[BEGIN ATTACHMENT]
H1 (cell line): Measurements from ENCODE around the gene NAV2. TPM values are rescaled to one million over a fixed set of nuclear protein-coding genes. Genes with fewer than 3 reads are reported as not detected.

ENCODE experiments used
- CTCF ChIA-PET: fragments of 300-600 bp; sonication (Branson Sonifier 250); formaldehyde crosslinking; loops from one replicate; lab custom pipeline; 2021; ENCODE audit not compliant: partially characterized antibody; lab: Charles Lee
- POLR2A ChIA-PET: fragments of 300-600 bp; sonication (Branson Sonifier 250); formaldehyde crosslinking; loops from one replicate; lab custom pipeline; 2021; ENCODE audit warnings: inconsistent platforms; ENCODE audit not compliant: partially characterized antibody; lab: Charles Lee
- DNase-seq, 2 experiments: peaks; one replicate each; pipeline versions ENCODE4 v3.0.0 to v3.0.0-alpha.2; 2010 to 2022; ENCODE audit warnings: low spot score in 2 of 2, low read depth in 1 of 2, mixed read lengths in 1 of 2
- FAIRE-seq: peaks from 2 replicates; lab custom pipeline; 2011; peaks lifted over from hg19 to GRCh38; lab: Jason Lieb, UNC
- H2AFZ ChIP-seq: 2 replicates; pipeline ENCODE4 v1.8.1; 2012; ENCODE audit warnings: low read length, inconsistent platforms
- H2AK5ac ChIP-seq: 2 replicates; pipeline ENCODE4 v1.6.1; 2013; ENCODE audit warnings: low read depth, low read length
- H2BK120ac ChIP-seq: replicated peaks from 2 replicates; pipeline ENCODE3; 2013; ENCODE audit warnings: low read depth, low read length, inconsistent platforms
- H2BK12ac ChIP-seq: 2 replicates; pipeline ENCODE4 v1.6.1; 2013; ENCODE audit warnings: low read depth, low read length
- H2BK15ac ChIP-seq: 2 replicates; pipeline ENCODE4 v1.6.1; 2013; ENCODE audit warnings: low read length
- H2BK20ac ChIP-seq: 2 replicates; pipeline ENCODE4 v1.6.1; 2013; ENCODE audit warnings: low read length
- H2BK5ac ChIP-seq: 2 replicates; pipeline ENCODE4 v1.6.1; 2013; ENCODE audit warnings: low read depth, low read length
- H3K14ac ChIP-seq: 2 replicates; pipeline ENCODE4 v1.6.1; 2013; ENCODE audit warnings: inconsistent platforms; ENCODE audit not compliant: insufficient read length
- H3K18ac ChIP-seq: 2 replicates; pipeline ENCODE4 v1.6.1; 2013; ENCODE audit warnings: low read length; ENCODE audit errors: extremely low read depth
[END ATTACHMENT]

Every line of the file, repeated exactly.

H1 (cell line): Measurements from ENCODE around the gene NAV2. TPM values are rescaled to one million over a fixed set of nuclear protein-coding genes. Genes with fewer than 3 reads are reported as not detected.

ENCODE experiments used
- CTCF ChIA-PET: fragments of 300-600 bp; sonication (Branson Sonifier 250); formaldehyde crosslinking; loops from one replicate; lab custom pipeline; 2021; ENCODE audit not compliant: partially characterized antibody; lab: Charles Lee
- POLR2A ChIA-PET: fragments of 300-600 bp; sonication (Branson Sonifier 250); formaldehyde crosslinking; loops from one replicate; lab custom pipeline; 2021; ENCODE audit warnings: inconsistent platforms; ENCODE audit not compliant: partially characterized antibody; lab: Charles Lee
- DNase-seq, 2 experiments: peaks; one replicate each; pipeline versions ENCODE4 v3.0.0 to v3.0.0-alpha.2; 2010 to 2022; ENCODE audit warnings: low spot score in 2 of 2, low read depth in 1 of 2, mixed read lengths in 1 of 2
- FAIRE-seq: peaks from 2 replicates; lab custom pipeline; 2011; peaks lifted over from hg19 to GRCh38; lab: Jason Lieb, UNC
- H2AFZ ChIP-seq: 2 replicates; pipeline ENCODE4 v1.8.1; 2012; ENCODE audit warnings: low read length, inconsistent platforms
- H2AK5ac ChIP-seq: 2 replicates; pipeline ENCODE4 v1.6.1; 2013; ENCODE audit warnings: low read depth, low read length
- H2BK120ac ChIP-seq: replicated peaks from 2 replicates; pipeline ENCODE3; 2013; ENCODE audit warnings: low read depth, low read length, inconsistent platforms
- H2BK12ac ChIP-seq: 2 replicates; pipeline ENCODE4 v1.6.1; 2013; ENCODE audit warnings: low read depth, low read length
- H2BK15ac ChIP-seq: 2 replicates; pipeline ENCODE4 v1.6.1; 2013; ENCODE audit warnings: low read length
- H2BK20ac ChIP-seq: 2 replicates; pipeline ENCODE4 v1.6.1; 2013; ENCODE audit warnings: low read length
- H2BK5ac ChIP-seq: 2 replicates; pipeline ENCODE4 v1.6.1; 2013; ENCODE audit warnings: low read depth, low read length
- H3K14ac ChIP-seq: 2 replicates; pipeline ENCODE4 v1.6.1; 2013; ENCODE audit warnings: inconsistent platforms; ENCODE audit not compliant: insufficient read length
- H3K18ac ChIP-seq: 2 replicates; pipeline ENCODE4 v1.6.1; 2013; ENCODE audit warnings: low read length; ENCODE audit errors: extremely low read depth